PHILLIPS — Selectmen on Tuesday night reviewed the possibility of establishing a policy to ensure availability of an emergency operating fund.
Most towns are encouraged to have 25 percent of their annual budget set aside, according to Town Manager Elaine Hubbard. She told selectmen that unless those funds are designated for specific purposes, the unappropriated funds can fluctuate with little advance warning. Any money left in accounts at the end of the town’s fiscal year could lapse into appropriated or unappropriated accounts.
Hubbard said property taxes don’t provide all the revenue to run the town, and no source of revenue is guaranteed. Voters approved an annual list of expenditures at the town meeting in June, but that’s based on anticipated revenue, she said. If the town experiences an emergency or loss of revenue, selectmen would be forced to borrow money at whatever interest rate a bank might charge.
“I would suggest selectmen really review this,” she said. “In 2006, our undesignated fund was $26,000.”
Salaries, bills, utilities and all related expenses to run the town for three months in 2013 was approximately $547,000, Hubbard said.
In other news, Selectman Ray Gaudette reported what he learned from an emergency management workshop for municipal officials.
Gaudette explained that mandated Tier II reporting includes fuel tanks with more than 10,000 gallons of propane, 75,000 of gasoline or 100,000 of diesel fuel. Facilities and businesses must report inventories of substances or products that meet or exceed reporting thresholds. They must submit a Tier II Emergency and Hazardous Chemical Inventory report by March 1 of each year for hazardous substances or chemicals stored on site during the previous calendar year.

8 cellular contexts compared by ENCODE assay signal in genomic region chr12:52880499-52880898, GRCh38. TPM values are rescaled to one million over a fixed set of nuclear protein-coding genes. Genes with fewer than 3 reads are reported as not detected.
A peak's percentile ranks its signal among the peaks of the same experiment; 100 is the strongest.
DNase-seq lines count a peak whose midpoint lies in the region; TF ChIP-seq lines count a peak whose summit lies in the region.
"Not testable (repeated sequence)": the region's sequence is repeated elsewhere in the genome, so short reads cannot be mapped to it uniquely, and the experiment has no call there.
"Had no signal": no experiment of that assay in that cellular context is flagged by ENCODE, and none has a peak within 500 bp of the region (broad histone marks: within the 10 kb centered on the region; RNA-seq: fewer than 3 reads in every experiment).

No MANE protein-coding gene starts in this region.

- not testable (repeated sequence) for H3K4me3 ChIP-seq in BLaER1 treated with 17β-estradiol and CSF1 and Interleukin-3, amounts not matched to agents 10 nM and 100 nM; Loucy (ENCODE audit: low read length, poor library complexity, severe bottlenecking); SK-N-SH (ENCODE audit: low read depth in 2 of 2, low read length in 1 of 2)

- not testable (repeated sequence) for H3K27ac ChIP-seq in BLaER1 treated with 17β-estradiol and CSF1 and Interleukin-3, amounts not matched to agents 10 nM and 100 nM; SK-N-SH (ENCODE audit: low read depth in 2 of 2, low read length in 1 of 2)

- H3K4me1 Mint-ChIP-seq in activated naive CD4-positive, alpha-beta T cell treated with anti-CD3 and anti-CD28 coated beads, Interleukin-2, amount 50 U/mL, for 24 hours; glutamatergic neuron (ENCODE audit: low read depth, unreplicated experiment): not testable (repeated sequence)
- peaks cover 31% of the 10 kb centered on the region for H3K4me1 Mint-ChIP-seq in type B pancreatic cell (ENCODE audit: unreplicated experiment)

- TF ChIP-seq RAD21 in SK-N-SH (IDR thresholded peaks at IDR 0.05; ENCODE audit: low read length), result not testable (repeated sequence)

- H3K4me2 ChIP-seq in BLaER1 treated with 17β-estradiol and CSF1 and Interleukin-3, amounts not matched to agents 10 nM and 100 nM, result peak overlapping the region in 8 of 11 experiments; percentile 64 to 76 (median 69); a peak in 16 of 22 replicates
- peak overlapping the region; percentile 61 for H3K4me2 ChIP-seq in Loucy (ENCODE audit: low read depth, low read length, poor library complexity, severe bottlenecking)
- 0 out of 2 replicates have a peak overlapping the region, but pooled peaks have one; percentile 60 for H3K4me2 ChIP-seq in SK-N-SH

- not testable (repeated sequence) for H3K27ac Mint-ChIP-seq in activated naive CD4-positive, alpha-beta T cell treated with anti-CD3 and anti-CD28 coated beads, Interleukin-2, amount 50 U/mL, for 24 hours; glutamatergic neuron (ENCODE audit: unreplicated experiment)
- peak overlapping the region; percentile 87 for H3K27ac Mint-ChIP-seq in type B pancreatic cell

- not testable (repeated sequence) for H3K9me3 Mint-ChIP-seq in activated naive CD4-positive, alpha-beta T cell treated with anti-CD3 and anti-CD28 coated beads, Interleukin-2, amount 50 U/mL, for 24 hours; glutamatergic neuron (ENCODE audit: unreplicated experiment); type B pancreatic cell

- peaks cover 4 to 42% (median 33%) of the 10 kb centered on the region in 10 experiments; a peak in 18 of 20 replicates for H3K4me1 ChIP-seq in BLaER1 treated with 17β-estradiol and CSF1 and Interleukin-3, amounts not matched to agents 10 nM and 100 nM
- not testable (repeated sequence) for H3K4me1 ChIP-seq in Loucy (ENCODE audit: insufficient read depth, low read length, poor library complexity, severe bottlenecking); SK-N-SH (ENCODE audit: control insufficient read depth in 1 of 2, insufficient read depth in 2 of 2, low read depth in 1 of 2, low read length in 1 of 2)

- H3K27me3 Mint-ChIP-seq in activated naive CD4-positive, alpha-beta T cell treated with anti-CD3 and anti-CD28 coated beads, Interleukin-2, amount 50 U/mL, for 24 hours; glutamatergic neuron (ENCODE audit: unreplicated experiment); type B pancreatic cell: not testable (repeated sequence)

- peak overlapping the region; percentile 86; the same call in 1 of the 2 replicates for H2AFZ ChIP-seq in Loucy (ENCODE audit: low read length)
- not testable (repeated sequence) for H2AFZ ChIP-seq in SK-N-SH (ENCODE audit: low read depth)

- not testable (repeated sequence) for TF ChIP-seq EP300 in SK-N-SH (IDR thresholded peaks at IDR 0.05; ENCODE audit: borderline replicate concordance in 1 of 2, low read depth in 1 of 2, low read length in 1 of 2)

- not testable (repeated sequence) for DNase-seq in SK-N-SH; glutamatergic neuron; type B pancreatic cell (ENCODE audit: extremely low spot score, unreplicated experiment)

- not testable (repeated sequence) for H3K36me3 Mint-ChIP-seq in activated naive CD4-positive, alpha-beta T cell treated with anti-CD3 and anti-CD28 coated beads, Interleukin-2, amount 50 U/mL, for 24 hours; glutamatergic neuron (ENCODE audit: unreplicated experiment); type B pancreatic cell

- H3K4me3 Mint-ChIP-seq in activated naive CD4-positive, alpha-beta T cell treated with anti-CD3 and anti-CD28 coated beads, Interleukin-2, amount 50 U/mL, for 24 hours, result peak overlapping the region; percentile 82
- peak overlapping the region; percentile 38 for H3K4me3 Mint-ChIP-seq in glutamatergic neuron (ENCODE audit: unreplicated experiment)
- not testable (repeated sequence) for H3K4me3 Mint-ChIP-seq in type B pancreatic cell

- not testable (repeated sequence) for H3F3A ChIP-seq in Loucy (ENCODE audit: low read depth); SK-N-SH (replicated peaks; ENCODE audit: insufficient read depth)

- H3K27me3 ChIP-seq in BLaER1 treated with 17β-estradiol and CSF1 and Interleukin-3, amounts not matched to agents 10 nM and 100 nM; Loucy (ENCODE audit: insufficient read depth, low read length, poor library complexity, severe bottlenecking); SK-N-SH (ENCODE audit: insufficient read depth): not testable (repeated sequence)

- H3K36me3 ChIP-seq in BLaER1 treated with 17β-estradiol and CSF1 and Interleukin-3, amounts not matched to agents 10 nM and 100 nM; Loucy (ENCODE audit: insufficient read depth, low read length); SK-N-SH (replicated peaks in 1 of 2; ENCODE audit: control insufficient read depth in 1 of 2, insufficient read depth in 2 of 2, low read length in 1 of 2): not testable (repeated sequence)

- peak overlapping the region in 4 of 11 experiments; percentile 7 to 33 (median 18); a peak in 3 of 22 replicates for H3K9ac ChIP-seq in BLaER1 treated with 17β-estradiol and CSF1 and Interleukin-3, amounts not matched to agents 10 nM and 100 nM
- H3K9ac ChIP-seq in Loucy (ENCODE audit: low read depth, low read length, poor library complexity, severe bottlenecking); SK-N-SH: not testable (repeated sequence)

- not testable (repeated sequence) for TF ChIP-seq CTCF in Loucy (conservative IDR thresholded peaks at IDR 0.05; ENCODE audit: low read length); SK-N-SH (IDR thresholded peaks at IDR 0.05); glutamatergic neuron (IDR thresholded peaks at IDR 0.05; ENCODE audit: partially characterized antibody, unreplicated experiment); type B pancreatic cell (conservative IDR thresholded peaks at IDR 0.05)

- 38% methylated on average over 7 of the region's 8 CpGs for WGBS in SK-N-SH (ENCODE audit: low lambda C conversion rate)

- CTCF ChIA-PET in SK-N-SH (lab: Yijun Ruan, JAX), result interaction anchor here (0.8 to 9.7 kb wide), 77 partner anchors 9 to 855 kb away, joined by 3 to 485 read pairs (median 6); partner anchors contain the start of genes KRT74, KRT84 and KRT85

In addition to gasoline, propane and diesel fuel, large quantities of kerosene, lubricating oil, nitrogen, oxygen, sodium hypochlorite and calcium chloride are required to be in the report. These materials could spill or leach into water sources or the ground, ignite or explode.
Fire Chief James Gould is also the emergency management officer for the town, and he will provide an updated report for selectmen and Hubbard before the next meeting.
The town health officer, highway department and other municipal representatives are part of the town’s emergency management plan. Plans must cover ways to address challenges, including supplying and erecting barricades, signs, hiring temporary security or fire personnel and providing shelter for residents.
Hubbard announced that the Sandy River Business Association is hosting a meeting for community members at 6 p.m. Feb. 19. The purpose is to hear a Community Concepts speaker and discuss ways to find funding for developing the unused section of the Town Office. For more information, call 639-5421.